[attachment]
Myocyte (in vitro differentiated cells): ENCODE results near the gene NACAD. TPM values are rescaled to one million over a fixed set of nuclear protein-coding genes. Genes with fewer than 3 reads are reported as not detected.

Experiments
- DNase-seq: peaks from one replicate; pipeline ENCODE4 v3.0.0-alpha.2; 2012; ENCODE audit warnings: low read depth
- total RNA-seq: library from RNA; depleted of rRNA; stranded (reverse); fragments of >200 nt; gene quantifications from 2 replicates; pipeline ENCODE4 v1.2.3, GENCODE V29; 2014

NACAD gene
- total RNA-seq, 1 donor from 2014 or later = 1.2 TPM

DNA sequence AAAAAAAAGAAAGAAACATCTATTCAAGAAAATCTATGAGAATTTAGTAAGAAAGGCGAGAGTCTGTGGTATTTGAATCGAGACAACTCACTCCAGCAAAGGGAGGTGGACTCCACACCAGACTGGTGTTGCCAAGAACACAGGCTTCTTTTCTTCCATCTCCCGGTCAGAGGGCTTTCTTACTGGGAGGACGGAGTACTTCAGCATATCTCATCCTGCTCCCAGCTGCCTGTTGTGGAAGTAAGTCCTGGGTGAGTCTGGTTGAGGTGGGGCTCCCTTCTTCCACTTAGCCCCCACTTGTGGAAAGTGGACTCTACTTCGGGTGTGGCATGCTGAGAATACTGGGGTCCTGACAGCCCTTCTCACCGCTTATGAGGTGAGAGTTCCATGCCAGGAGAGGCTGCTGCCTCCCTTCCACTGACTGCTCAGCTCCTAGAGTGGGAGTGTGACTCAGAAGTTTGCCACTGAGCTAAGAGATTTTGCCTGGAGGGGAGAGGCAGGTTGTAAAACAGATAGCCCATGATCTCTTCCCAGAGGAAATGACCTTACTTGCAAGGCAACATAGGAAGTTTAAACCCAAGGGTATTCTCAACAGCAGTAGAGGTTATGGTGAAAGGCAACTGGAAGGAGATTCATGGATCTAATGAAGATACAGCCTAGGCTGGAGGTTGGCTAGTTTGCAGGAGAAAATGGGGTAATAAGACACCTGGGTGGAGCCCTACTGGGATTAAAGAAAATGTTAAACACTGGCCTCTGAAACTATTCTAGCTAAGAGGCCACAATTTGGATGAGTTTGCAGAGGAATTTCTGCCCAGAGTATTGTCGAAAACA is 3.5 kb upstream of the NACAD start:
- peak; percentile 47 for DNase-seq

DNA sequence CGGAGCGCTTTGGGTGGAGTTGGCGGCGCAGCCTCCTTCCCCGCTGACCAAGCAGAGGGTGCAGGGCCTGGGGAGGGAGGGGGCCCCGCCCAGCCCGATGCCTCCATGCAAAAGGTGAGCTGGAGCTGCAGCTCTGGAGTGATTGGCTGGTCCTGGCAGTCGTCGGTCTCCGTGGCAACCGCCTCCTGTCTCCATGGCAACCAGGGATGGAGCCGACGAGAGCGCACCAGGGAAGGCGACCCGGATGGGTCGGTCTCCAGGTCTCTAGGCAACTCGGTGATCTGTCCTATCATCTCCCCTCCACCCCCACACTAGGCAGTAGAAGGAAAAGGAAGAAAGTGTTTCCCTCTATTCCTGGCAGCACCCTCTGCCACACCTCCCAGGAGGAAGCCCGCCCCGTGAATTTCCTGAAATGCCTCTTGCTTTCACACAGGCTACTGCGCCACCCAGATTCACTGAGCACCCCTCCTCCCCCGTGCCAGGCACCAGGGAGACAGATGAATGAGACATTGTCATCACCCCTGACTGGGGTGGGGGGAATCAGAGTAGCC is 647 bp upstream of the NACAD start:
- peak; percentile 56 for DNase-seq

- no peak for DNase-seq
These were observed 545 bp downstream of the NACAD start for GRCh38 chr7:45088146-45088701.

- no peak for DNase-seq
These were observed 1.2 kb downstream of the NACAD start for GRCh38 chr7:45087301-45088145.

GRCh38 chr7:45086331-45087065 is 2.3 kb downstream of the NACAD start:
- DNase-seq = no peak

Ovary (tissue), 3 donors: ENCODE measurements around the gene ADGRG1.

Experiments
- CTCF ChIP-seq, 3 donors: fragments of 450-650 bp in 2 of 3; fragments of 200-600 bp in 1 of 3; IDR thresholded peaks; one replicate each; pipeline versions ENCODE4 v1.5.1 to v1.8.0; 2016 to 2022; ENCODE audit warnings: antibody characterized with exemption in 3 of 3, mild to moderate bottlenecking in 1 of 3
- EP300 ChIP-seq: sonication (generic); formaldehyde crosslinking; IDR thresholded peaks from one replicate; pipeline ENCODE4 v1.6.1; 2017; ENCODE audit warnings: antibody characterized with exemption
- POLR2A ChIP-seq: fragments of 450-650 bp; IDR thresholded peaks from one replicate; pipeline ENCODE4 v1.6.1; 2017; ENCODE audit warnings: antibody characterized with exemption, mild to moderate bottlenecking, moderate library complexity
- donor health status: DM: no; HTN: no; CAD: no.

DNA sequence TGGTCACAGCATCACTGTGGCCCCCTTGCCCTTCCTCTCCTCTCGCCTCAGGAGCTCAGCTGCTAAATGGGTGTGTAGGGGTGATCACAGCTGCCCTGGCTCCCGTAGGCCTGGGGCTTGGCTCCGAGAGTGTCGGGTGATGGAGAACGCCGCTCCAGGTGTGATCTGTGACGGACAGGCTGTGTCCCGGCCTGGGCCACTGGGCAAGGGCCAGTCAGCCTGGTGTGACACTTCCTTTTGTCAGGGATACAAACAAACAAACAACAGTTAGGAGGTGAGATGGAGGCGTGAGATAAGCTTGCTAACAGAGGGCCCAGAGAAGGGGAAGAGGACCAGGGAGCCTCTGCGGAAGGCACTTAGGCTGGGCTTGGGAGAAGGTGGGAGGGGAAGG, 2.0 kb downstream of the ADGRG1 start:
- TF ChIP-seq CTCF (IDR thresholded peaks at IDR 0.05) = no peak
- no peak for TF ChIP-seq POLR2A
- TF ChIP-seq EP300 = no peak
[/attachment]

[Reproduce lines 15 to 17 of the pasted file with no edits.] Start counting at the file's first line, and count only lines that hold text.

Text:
GRCh38 chr7:45086331-45087065 is 2.3 kb downstream of the NACAD start:
- DNase-seq = no peak

Ovary (tissue), 3 donors: ENCODE measurements around the gene ADGRG1.